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Bouchard Pere & Fils Vosne Romanee Les Malconsorts 2006

Pinot Noir from Burgundy, France
  • ST92
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Winemaker Notes

The successful outcome of the 2006 vintage would not have been possible without the efforts of the viticulturists. The work throughout the year had a determining factor at the harvest, particularly with the good quality of the Pinots Noirs.

Our reds are showing excellent color and pleasant flesh. The malolactic fermentation has perfectly revealed their purity and aromatic expression. They also have good structure with present, though supple tannins and great intensity. Their softness makes of them a well balanced and enjoyable vintage.

Critical Acclaim

ST 92
International Wine Cellar

Good dark red. Hints of smoke and licorice on the rather laid-back but wild nose. Round, rich and deep, showing more weight but less early sex appeal than the Suchots. Best today on the lush, expanding back end, which features roast coffee and underbrush nuances and suggestions of very ripe fruit. This is still a baby. Prost notes that the berries here are always very ripe, but that the Suchots fruit comes in with firmer skins and normally makes a fresher style of wine. The Malconsorts, he says, shows deeper earth tones.

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Bouchard Pere & Fils

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Bouchard Pere & Fils, , France - Other regions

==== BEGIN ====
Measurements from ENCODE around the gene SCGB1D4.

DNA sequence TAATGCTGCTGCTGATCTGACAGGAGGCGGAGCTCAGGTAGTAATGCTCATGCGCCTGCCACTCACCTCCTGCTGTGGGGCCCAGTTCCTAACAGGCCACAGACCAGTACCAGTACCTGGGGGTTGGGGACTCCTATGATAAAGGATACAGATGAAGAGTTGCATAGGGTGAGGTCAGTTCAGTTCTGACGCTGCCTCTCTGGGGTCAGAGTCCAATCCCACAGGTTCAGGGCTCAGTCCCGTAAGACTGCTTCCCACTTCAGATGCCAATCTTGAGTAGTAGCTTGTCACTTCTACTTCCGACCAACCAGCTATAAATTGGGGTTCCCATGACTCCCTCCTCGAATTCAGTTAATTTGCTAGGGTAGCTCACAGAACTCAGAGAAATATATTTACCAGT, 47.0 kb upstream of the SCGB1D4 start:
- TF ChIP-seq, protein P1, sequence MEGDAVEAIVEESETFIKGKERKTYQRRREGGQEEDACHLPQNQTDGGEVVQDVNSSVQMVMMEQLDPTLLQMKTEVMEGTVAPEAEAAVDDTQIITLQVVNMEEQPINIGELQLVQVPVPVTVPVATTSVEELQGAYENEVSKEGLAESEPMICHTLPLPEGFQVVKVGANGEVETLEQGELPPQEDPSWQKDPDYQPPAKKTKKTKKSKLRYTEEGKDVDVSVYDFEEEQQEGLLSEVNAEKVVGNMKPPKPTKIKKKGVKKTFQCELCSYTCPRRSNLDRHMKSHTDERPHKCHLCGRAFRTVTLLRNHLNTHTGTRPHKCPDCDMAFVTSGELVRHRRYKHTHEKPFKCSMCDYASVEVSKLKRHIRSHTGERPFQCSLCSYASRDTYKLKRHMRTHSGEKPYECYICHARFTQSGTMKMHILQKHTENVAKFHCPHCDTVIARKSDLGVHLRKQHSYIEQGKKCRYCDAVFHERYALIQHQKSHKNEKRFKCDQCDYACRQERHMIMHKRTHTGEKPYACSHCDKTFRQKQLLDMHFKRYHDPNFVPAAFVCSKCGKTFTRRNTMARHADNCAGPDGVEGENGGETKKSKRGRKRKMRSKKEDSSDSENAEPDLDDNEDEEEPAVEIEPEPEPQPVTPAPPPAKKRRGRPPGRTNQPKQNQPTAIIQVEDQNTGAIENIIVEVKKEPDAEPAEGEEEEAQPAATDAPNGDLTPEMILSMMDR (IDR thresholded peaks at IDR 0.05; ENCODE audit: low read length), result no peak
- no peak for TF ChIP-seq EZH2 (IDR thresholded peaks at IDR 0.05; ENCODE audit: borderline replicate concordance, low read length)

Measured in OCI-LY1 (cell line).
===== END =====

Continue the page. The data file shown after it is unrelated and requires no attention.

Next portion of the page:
Bouchard Pere & Fils
Founded in 1731, Maison Bouchard Père & Fils is one of Burgundy’s oldest wine merchant houses. Over the centuries, the House has been devoted to acquiring highly renowned parcels, in order to build a prestigious domaine: 130 hectares of vines in the heart of the Côte d’Or - 12 classified as Grand Crus and 74 as Premier Crus. The famed vineyards include: Beaune Gréves Vigne de L’Enfant Jésus, Chevalier-Montrachet, Montrachet, Corton, Corton-Charlemagne, Bonnes-Mares and Clos... View More

Cabernet Sauvignon

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A noble variety bestowed with both power and concentration...

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A noble variety bestowed with both power and concentration, Cabernet Sauvignon is sometimes referred to as the “king” of red grapes. It can be somewhat unapproachable early in its youth but has the potential to age beautifully, with the ability to last fifty years or more at its best. Small berries and tough skins provide its trademark firm tannic grip, while high acidity helps to keep the wine fresh for decades. Cabernet Sauvignon flourishes in temperate climates like Bordeaux's Medoc region (and in St-Emillion and Pomerol, where it plays a supporting role to Merlot). The top Médoc producers use Cabernet Sauvignon for their wine’s backbone, blending it with Merlot and smaller amounts of Cabernet Franc, Malbec, and/or Petit Verdot. On its own, Cabernet Sauvignon has enjoyed great success throughout the world, particularly in the Napa Valley, and is responsible for some of the world’s most prestigious and sought-after “cult” wines.

In the Glass

High in color, tannin, and extract, Cabernet Sauvignon expresses notes of blackberry, cassis, plum, currant, spice, and tobacco. In Bordeaux and elsewhere in the Old World you'll find the more earthy, tannic side of Cabernet, where it's typically blended to soften tannins and add complexity. In warmer regions like California and Australia, you can typically expect more ripe fruit flavors upfront.

Perfect Pairings

Cabernet Sauvignon is right at home with rich, intense meat dishes—beef, lamb, and venison, in particular—where its opulent fruit and decisive tannins make an equal match to the dense protein of the meat. With a mature Cabernet, opt for tender, slow-cooked meat dishes.

Sommelier Secrets

Despite the modern importance and ubiquity of Cabernet Sauvignon, it is actually a relatively young variety. In 1997, DNA revealed the grape to be a spontaneous crossing of Cabernet Franc and Sauvignon Blanc which took place in 17th century southwestern France.